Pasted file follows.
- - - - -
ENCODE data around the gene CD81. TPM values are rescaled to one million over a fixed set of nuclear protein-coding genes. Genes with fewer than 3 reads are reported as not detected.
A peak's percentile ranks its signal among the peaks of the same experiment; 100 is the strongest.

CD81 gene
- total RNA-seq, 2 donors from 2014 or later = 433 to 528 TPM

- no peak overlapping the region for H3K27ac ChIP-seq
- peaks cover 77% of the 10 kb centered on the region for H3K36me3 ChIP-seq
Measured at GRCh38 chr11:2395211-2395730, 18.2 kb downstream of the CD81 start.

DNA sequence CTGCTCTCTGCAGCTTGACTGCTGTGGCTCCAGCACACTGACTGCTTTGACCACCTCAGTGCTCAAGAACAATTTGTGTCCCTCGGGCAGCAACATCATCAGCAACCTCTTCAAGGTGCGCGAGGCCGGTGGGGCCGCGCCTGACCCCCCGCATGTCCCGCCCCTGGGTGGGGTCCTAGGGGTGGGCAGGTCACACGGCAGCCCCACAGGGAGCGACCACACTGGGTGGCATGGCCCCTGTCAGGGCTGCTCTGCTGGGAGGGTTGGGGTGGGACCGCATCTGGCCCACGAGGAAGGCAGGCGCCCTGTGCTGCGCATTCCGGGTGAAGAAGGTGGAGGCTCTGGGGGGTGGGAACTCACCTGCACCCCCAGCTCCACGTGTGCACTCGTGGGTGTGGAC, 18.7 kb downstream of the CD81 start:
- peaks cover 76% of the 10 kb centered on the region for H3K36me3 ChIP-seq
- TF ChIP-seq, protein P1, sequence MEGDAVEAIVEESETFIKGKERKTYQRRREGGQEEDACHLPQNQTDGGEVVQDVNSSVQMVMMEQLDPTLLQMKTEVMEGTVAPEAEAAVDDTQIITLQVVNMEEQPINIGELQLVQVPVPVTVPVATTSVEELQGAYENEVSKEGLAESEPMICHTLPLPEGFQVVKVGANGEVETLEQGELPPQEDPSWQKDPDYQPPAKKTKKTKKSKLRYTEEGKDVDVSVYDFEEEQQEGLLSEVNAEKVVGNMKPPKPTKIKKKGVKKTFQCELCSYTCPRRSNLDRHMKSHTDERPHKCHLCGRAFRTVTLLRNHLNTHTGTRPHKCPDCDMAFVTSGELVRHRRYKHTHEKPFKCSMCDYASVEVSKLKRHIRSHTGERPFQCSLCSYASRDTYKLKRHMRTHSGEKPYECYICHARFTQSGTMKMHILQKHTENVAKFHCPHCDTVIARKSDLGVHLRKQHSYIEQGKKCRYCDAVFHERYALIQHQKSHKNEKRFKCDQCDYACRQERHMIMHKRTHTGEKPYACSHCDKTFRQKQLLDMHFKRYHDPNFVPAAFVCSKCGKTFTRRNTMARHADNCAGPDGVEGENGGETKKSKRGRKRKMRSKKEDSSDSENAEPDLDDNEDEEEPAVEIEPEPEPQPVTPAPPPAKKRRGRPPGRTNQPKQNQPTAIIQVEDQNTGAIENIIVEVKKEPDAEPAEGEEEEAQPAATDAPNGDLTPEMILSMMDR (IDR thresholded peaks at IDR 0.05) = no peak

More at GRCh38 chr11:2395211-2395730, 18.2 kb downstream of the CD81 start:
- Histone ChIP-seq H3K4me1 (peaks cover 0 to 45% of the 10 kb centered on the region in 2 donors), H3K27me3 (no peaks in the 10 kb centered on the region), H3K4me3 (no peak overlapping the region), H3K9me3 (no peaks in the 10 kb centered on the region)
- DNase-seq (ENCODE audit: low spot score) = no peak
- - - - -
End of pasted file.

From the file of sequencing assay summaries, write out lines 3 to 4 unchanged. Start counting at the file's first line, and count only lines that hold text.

CD81 gene
- total RNA-seq, 2 donors from 2014 or later = 433 to 528 TPM